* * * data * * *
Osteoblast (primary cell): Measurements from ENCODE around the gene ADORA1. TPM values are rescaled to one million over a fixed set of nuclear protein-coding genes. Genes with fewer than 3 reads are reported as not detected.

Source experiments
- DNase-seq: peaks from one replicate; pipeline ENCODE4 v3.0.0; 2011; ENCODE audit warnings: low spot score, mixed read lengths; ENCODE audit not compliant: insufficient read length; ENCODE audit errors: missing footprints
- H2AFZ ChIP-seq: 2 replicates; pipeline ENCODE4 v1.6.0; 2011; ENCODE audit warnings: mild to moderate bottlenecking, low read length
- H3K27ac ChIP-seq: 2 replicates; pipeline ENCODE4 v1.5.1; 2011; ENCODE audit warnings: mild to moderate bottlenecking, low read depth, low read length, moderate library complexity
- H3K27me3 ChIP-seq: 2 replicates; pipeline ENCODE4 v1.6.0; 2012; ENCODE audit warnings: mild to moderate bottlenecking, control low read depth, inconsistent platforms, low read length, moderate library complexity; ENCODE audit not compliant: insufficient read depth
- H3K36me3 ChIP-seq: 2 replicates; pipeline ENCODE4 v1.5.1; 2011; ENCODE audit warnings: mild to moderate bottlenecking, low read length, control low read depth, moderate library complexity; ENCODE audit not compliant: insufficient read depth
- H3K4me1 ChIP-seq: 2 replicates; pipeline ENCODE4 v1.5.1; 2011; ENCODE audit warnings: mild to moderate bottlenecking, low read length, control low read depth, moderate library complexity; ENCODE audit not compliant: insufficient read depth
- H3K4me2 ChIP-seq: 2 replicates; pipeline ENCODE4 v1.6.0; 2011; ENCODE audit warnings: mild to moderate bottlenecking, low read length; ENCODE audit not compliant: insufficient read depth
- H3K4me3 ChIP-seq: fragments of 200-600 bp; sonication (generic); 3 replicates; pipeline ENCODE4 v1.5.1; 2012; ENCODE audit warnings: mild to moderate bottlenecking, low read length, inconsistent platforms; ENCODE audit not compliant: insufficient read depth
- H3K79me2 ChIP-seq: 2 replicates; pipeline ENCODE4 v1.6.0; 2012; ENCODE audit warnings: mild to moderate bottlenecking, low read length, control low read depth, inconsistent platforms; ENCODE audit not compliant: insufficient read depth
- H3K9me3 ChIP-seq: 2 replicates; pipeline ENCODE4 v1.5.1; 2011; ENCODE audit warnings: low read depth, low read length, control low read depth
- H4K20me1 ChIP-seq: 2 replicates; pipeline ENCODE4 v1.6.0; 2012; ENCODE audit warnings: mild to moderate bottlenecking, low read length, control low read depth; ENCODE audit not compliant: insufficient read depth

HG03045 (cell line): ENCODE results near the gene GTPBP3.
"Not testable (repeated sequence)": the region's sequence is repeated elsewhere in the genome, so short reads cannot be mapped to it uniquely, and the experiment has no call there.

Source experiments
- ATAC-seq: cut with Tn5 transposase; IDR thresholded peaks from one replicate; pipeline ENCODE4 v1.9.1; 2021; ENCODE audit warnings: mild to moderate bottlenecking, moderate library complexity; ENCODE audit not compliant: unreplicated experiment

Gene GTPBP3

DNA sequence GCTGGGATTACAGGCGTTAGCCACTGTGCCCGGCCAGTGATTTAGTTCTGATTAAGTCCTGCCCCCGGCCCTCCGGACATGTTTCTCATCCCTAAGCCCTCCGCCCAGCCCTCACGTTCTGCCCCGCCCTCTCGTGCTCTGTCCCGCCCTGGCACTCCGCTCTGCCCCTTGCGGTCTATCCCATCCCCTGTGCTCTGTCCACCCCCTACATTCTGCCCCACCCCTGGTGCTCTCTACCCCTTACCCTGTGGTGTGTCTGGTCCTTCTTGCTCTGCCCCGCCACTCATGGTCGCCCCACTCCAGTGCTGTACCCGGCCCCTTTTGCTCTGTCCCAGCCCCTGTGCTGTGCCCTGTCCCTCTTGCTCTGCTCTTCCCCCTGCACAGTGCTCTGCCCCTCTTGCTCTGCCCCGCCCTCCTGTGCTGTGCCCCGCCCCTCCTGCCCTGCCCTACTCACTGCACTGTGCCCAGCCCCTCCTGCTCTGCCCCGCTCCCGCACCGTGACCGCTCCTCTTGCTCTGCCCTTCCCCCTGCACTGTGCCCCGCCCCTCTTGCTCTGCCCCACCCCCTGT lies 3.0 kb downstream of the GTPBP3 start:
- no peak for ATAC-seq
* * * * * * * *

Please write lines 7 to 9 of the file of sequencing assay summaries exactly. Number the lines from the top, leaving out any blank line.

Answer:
- H3K36me3 ChIP-seq: 2 replicates; pipeline ENCODE4 v1.5.1; 2011; ENCODE audit warnings: mild to moderate bottlenecking, low read length, control low read depth, moderate library complexity; ENCODE audit not compliant: insufficient read depth
- H3K4me1 ChIP-seq: 2 replicates; pipeline ENCODE4 v1.5.1; 2011; ENCODE audit warnings: mild to moderate bottlenecking, low read length, control low read depth, moderate library complexity; ENCODE audit not compliant: insufficient read depth
- H3K4me2 ChIP-seq: 2 replicates; pipeline ENCODE4 v1.6.0; 2011; ENCODE audit warnings: mild to moderate bottlenecking, low read length; ENCODE audit not compliant: insufficient read depth